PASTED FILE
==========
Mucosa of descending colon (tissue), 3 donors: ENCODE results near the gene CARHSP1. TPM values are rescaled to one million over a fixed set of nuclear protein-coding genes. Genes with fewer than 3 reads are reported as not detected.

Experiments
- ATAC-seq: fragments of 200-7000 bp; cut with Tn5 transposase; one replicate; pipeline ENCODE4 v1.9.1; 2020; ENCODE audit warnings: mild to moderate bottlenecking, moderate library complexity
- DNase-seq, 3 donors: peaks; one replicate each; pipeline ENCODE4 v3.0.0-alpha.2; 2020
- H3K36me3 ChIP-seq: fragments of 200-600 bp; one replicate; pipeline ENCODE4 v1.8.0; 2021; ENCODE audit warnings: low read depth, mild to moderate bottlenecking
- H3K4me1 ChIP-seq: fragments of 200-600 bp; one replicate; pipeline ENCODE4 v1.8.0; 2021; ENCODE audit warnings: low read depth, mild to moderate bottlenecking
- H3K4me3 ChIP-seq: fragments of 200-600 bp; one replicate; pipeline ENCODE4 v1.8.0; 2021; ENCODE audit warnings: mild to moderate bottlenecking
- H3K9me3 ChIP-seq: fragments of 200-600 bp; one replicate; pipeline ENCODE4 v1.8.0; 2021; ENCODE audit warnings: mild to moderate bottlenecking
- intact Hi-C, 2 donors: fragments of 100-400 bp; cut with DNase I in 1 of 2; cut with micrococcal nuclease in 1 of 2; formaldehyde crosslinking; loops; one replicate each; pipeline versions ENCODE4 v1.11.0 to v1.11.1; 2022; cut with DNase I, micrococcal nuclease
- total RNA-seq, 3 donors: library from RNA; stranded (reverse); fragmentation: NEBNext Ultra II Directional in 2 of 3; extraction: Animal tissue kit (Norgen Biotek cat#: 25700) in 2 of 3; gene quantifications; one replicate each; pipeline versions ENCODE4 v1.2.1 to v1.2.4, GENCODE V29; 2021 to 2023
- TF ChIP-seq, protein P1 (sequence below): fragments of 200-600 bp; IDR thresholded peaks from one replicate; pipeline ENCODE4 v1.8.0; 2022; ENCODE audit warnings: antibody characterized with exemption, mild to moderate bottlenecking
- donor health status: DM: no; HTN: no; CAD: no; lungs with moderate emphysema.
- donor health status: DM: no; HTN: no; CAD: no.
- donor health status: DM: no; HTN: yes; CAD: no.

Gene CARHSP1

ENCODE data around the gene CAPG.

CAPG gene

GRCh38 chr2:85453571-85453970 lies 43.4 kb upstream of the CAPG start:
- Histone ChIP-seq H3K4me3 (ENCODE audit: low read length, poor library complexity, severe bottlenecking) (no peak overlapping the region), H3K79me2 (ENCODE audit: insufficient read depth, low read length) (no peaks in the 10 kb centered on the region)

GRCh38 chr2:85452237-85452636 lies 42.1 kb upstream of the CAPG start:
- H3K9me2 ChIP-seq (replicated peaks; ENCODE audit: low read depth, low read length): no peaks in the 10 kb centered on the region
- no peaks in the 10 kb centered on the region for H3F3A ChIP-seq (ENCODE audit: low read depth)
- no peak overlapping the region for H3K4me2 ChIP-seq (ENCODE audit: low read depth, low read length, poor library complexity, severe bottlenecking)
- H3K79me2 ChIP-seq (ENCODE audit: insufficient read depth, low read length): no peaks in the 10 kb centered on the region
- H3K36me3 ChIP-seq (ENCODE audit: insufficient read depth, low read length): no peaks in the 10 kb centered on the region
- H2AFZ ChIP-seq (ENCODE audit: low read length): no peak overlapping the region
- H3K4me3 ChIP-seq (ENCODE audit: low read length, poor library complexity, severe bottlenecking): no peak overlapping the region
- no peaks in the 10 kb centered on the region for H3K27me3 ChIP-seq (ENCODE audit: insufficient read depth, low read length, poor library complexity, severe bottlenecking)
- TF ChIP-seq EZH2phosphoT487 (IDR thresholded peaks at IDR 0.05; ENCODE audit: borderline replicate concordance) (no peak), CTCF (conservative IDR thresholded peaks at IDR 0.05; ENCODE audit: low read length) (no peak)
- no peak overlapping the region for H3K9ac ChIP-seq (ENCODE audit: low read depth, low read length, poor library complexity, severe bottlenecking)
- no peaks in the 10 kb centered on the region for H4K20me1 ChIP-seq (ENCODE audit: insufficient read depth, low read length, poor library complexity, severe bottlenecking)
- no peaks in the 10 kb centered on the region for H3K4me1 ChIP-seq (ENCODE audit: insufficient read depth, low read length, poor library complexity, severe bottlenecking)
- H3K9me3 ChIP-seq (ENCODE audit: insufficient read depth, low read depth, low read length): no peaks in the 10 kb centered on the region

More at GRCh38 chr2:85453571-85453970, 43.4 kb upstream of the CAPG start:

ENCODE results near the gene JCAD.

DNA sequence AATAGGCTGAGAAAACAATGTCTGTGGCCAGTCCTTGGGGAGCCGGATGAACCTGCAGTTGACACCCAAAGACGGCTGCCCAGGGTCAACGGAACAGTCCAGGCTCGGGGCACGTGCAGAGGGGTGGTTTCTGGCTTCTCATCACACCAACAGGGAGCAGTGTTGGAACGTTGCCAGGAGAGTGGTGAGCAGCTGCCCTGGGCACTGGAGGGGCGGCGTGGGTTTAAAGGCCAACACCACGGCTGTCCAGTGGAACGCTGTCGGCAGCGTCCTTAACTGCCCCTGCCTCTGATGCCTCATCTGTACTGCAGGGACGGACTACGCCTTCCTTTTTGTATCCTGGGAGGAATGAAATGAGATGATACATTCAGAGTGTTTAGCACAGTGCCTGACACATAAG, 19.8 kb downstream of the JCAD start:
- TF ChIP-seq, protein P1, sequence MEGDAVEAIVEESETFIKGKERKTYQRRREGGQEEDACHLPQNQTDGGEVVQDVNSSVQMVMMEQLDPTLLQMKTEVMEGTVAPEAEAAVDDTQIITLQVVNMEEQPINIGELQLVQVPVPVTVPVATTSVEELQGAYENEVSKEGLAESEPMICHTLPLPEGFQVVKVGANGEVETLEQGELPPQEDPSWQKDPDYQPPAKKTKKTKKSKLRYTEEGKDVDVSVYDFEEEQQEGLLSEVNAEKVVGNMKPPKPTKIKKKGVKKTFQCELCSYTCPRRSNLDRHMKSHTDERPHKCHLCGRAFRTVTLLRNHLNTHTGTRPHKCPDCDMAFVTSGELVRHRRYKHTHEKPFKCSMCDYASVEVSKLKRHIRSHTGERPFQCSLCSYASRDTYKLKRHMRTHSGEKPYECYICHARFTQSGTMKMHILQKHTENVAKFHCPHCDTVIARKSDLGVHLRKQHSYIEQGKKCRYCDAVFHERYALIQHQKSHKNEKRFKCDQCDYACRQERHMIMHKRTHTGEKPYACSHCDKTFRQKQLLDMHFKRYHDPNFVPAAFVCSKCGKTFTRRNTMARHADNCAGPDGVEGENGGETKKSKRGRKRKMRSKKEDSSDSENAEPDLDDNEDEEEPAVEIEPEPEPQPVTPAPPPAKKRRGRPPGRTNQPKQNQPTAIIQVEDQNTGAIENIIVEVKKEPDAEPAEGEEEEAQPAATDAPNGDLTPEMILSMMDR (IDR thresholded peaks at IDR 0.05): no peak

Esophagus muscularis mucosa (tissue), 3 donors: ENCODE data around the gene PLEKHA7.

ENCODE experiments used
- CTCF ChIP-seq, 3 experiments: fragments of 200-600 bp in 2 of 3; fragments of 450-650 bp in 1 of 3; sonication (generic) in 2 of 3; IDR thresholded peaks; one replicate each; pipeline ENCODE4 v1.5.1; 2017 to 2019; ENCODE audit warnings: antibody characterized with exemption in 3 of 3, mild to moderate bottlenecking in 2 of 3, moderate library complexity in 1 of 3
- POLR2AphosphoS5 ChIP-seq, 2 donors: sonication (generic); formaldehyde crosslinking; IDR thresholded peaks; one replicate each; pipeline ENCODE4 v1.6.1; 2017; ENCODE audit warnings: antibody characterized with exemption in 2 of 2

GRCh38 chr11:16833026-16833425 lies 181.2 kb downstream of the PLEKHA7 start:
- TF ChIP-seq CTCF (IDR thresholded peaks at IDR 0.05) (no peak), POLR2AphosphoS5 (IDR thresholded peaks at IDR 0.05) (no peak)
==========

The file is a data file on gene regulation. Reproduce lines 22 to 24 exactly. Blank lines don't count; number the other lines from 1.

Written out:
- no peaks in the 10 kb centered on the region for H3F3A ChIP-seq (ENCODE audit: low read depth)
- no peak overlapping the region for H3K4me2 ChIP-seq (ENCODE audit: low read depth, low read length, poor library complexity, severe bottlenecking)
- H3K79me2 ChIP-seq (ENCODE audit: insufficient read depth, low read length): no peaks in the 10 kb centered on the region